HTTP/1.0 200 OK Content-Type: text/html New National Policy On Drugs Overdue
Pubdate: Wed, 07 Jun 2000
Source: London Free Press (CN ON)
Copyright: 2000 The London Free Press a division of Sun Media Corporation.
Author: Hartley Steward


Julian Fantino's Right: Canada Should Decriminalize Marijuana

How overdue is the legalization of marijuana? Toronto's loquacious police 
chief, Julian Fantino, recently called for a degree of decriminalization of 
the wacky weed and no one has batted an eye. Attitudes to marijuana use 
have come a long way in the last decade.

That the police chief of Canada's largest city can suggest that not 
everyone who smokes grass ought to be locked away in the slammer, without 
causing hysteria, is an indication of just how far.

"I don't think every case involving a minute amount of marijuana needs to 
go through the criminal justice system," the chief said last week.

Fantino had more to say, but it comes down to the fact he doesn't think a 
little grass is a big thing. He'd like his police force to turn pot heads 
over to the health system and get on with the job of catching some really 
bad guys.

Even 10 years ago, a large portion of the community would have been 
outraged at a police chief recommending we go easy on pot heads. Fantino's 
remarks caused a big yawn.

I would guess that's because no one cares one way or the other. The average 
Canadian couldn't give a hoot how many people toke up on a regular basis; 
much less want them punished for it.

Over the years, marijuana has been totally demystified. No one fears 
it.  No one associates the crazed druggie with soft drugs like marijuana 
and hashish. The term "reefer madness," which was the title of a 
anti-marijuana propaganda film of the 1950s, now gets a good 
laugh.  Middle-class Canadians, who most likely won't adopt the lifestyle 
themselves, look on its use by other as completely benign.

The Canadian Association of Chiefs of Police several years ago recommended 
changes to the law that would decriminalize recreational use of the drug.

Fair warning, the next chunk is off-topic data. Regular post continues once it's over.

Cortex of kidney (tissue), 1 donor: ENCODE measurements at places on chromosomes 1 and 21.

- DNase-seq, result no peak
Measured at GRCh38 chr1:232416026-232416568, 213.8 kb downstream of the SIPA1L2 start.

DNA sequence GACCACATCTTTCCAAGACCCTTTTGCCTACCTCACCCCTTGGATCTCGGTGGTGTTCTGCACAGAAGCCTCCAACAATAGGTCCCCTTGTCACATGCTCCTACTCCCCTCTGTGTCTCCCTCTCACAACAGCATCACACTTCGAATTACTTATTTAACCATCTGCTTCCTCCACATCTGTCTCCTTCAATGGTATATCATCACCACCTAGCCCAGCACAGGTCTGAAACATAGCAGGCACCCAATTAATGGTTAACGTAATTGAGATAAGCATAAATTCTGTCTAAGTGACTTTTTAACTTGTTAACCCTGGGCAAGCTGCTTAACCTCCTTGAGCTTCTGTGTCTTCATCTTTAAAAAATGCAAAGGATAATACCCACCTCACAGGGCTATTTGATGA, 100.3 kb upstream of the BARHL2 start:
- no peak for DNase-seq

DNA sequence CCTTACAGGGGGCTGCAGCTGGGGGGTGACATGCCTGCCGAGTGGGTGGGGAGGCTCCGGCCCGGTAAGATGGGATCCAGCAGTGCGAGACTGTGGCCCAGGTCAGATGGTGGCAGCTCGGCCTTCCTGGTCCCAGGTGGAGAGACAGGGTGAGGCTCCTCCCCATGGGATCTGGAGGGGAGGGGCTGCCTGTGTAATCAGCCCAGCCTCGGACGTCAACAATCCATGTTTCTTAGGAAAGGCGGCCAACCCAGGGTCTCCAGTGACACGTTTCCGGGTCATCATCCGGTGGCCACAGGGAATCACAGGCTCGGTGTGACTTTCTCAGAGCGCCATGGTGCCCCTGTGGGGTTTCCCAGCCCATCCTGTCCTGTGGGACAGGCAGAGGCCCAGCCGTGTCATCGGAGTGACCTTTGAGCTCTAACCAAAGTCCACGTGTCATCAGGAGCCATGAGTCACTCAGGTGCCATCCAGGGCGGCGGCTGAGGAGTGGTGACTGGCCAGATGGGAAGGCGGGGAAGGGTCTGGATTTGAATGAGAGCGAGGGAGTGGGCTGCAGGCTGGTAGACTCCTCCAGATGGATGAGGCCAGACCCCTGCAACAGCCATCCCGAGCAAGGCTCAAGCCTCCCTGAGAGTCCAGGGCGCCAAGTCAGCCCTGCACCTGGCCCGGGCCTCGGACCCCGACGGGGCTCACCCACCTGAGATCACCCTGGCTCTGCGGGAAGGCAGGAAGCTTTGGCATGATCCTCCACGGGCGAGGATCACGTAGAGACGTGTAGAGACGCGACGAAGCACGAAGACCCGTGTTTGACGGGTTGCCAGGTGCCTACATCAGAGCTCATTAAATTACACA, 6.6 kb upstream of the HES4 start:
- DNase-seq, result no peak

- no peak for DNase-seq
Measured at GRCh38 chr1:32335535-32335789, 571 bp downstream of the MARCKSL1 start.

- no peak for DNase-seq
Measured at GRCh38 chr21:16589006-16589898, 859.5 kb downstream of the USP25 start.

Police routinely overlook possession of small amounts of grass. They still 
feel obliged to enforce trafficking laws, but many would like to ignore 
them, as well.

Fantino makes the point that police forces need to be freed to do their 
core job, which is the prevention of crime. He laments the resources in 
police forces and the courts that are eaten up in the pursuit and 
prosecution of small-time cannabis users.

He would like "a more contemporary" approach. Indeed, given his druthers, 
chasing down pot smokers would not be a police force priority.  Most 
Canadians would agree with him on the issue.

Why then do we still have legislation that sends people to jail for using 
marijuana recreationally? How is it that patients and doctors have had to 
take to the courts to get permission to use the drug medicinally? Why do 
they still employ helicopters in British Columbia to spot fields of 
marijuana amongst the legal crops?

The fact of the matter is the police and the courts both realize our 
marijuana laws no longer reflect the wishes of most Canadians; that their 
enforcement is a waste of resources which could be better deployed 
elsewhere. The prosecution of recreational pot and hashish users would be 
on very few priority lists.

The case for decriminalization of recreational marijuana and hashish use is 
easy to make. The police are in favour of rethinking the use, possession 
and trafficking laws. No one believes the consequences of a few puffs of 
grass should be a term in prison. There would be little resistance to changes.

A new national policy on drugs is clearly overdue.

Which raises the question of why such a change is not winding its way 
through the legislative process as we speak? It isn't and it won't be for 
some time. It's difficult enough to find a champion for the medicinal use 
of marijuana, let alone recreational use.

However justified, legalizing the use of marijuana and hashish -- even 
limited decriminalization for simple possession -- is not an issue that's 
going to capture the imagination of any Canadian politician of any stripe.

There are precious few political points to be scored by publicly pushing 
for such changes. The legislation will remain in place and the police will 
continue to waste time, money and personnel chasing down tokers.
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